The last 3 stages are accessed via jumping into a coffin at different times of day, returning to the coffin, and jumping in again. These levels force Henry to backtrack in novel ways (since players aren’t generally attempting to return to the start) and also showcase the stages included for Carrie and Reinhardt that Cornell doesn’t visit. In other words, one can experience all of the game’s stages by playing through as both Henry and Cornell without having to essentially redo Carrie’s and Reinhardt’s journeys from 64. The shift of focus to exploration and swiftness in Henry’s quest from that of completion in Cornell’s is a welcome change of pace and a nice addition to the game. Playing as Henry didn’t carry near the amount of monotony that I thought it would after having just finished the game as the man-beast.
The graphics are still south of “good” and only slightly north of “serviceable.” There is some improvement over 64, mostly in the realm of anti-aliasing, but Legacy of Darkness still falls victim to curves drawn as sharp edges, a muted palette, and textures that appear warped, distorted, and generally unnatural. Even the bosses that would be considered impressive (such as the Harpy and Ortega’s Chimera form) are blocky, lacking detail, and borderline featureless. Most bosses have been recycled, but as always, Dracula does not disappoint. Expecting the dragon/centipede hybrid once again, I was instead treated to an all-new Dracula, dubbed “Dracula Ultimate” according to the in-game text. Taking on the shape of a more traditional, satyr-like demon, his face is concealed within his chest, making for a bizarre and unnerving appearance.
One aspect I was looking forward to the most was the use of the N64’s Expansion Pak, you know, the little squarish thing that came packaged with Donkey Kong 64. To my knowledge, only a handful of games utilized the increased RAM offered by the Expansion Pak, and only 2 games actually required it for play: the aforementioned DK 64 and Majora’s Mask of the Zelda franchise. If inserted, the first prompt greeting the player as Legacy is booted asks whether one wishes the game to be displayed in High or Low resolution. I spent most of my time playing in low res mode, but I did go back and play through about half of Cornell’s quest in hi res. The main complaint seems to be that the Expansion Pak interferes with the game’s frame rate, and it’s 100% true. Many portions of gameplay were quick and jerky, endeavoring to induce more dizziness and inner-ear off-balance than usual. When the enemies pile on the screen it’s a different story and we get a weird sort of slow motion effect, kind of like the NES or SNES getting overloaded with sprites. Furthermore, I didn’t much of a difference in quality either, but this could be the result of using my older TV. Better graphics or not, the disturbances in frame rate are hard to justify or overlook.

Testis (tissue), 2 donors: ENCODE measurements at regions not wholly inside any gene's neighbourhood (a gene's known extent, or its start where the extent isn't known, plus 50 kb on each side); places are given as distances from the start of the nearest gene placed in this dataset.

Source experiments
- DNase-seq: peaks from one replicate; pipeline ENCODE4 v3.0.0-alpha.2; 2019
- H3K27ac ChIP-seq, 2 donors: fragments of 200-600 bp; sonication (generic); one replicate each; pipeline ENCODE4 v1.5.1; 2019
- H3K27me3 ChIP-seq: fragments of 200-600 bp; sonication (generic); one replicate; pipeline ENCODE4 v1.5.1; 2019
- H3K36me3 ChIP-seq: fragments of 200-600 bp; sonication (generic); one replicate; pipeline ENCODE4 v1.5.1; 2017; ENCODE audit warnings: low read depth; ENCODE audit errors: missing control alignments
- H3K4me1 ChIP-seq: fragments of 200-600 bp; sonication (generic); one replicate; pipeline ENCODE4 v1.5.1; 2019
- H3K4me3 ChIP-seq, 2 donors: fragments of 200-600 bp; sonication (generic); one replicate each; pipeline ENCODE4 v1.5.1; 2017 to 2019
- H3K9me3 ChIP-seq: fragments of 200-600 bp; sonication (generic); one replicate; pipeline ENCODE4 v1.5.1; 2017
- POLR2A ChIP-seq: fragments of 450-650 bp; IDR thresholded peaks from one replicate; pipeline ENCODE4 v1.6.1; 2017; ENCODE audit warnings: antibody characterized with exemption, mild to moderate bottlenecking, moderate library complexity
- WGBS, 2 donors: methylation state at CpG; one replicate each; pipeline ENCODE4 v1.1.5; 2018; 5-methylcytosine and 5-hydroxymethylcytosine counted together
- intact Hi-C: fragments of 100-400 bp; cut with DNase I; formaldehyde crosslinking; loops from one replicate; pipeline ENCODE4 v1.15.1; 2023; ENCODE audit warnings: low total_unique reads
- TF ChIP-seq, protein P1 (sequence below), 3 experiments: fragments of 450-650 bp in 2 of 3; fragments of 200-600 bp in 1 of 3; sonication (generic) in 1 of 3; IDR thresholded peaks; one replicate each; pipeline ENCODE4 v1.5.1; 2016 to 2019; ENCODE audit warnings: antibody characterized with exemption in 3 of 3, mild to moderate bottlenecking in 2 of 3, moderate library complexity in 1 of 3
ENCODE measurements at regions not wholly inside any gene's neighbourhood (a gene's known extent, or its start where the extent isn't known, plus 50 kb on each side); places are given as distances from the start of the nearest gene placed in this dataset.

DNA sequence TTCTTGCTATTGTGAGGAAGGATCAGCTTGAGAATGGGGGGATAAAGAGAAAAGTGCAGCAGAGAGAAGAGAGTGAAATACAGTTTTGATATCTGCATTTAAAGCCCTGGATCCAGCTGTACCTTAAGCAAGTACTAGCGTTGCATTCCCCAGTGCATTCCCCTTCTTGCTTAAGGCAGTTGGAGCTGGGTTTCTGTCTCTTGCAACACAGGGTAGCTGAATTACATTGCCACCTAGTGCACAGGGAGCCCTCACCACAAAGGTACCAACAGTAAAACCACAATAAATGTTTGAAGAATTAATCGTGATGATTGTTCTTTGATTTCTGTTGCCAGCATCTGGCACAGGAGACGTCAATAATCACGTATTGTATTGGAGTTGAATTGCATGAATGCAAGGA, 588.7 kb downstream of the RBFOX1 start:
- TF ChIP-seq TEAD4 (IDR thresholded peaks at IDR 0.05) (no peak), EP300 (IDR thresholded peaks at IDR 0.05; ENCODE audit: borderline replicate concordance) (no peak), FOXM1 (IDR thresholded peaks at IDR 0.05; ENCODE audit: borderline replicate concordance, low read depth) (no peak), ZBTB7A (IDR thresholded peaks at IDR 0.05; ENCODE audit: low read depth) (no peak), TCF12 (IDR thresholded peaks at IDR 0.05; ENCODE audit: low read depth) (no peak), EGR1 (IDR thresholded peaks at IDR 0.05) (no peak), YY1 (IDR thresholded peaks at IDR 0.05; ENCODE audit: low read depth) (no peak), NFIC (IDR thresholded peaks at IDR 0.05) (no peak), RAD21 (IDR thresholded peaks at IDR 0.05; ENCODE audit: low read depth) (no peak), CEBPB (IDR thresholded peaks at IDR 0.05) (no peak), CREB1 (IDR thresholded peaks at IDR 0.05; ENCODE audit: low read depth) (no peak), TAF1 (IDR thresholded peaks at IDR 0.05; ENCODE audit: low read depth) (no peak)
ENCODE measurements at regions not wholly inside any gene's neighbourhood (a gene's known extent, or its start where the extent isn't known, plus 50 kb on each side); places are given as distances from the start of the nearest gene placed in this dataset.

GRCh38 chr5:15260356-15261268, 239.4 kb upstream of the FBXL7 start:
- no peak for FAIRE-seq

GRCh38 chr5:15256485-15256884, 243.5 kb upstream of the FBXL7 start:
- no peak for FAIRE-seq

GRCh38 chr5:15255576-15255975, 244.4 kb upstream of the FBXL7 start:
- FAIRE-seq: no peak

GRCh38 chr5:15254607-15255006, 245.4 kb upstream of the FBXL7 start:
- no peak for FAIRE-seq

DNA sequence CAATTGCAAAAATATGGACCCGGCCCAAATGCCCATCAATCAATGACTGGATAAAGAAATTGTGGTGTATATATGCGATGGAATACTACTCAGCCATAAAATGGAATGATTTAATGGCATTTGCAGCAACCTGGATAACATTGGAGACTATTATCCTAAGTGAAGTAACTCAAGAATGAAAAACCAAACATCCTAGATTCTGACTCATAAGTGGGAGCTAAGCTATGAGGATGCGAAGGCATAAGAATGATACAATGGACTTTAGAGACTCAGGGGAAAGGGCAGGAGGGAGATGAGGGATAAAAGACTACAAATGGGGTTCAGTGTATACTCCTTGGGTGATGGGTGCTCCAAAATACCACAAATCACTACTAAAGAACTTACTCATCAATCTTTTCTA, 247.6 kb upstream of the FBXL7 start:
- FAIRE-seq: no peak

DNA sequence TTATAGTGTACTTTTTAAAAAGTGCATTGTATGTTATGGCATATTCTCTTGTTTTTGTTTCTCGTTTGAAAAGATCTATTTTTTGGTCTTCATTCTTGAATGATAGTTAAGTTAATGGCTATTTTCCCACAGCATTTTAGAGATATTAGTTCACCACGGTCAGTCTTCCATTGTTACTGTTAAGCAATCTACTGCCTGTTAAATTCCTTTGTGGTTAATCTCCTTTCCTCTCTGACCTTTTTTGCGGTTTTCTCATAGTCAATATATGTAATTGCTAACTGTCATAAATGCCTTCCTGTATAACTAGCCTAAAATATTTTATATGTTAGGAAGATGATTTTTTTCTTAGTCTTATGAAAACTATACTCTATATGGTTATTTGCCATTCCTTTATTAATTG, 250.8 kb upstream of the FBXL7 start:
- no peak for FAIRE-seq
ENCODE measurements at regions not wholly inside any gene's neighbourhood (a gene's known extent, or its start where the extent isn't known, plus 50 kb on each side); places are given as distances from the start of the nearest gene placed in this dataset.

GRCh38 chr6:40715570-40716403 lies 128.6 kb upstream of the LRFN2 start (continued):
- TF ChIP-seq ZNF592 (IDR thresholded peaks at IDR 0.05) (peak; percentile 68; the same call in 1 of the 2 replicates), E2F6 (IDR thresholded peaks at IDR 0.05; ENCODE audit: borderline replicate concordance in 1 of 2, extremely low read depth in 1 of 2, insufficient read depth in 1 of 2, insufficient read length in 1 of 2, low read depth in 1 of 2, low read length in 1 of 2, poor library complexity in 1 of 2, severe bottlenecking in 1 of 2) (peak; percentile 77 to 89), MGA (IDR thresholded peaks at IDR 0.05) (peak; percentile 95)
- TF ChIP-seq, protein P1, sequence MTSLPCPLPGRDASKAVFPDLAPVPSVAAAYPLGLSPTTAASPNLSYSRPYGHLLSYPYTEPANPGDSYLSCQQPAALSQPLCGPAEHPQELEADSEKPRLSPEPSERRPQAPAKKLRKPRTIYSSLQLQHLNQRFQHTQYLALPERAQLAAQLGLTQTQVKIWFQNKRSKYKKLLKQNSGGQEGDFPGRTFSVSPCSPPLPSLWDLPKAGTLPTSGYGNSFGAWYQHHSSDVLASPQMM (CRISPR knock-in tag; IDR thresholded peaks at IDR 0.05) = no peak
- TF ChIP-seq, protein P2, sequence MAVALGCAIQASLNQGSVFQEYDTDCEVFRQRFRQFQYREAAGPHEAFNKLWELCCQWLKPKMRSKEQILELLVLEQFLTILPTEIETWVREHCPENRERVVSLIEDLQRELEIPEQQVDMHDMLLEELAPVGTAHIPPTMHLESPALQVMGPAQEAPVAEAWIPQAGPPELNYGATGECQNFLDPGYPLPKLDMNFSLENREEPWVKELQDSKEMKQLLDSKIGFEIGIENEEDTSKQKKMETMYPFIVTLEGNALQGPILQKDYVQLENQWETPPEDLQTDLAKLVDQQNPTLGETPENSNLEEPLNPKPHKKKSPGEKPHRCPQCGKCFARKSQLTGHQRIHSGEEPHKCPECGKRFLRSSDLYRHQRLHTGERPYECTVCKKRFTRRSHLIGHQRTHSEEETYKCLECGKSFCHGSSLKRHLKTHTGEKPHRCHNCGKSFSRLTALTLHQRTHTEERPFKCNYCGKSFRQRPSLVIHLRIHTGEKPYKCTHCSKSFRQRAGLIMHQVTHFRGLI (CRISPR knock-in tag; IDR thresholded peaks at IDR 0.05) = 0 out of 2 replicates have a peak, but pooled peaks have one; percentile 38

When all is said and done, Legacy of Darkness may be the better of Konami’s early 3D efforts with Castlevania, but there’s still something missing. Put quite simply, it lacks a certain degree of enjoyment. Technical aspects have been refined and gameplay mechanics have been improved, but moving through the game isn’t as fun as it should be. I can’t quite put my finger on it; perhaps playing Legacy feels more like a chore than recreation. Perhaps it feels more like a test of skill than an experience designed for satisfaction. One difficult task after another leads to a feeling of relief rather than reward, and for that reason Legacy along with its counterpart will always remain positioned at the bottom of the proverbial barrel.
In short, feel free to believe everything you’ve ever heard about Castlevania’s first and second forays into 3D. They’re not completely terrible, but they are unsuited for casual gamers. If anything, they stand as interesting examples of where 3D gaming isn’t always preferable and serve to remind us that it takes innovation and ingenuity for a franchise to make a successful transition; converting 2D sidescrollers and platformers to 3D versions of themselves isn’t simple or straightforward, at least not if an enjoyable product is the desired result.
Reviewed by The Cubist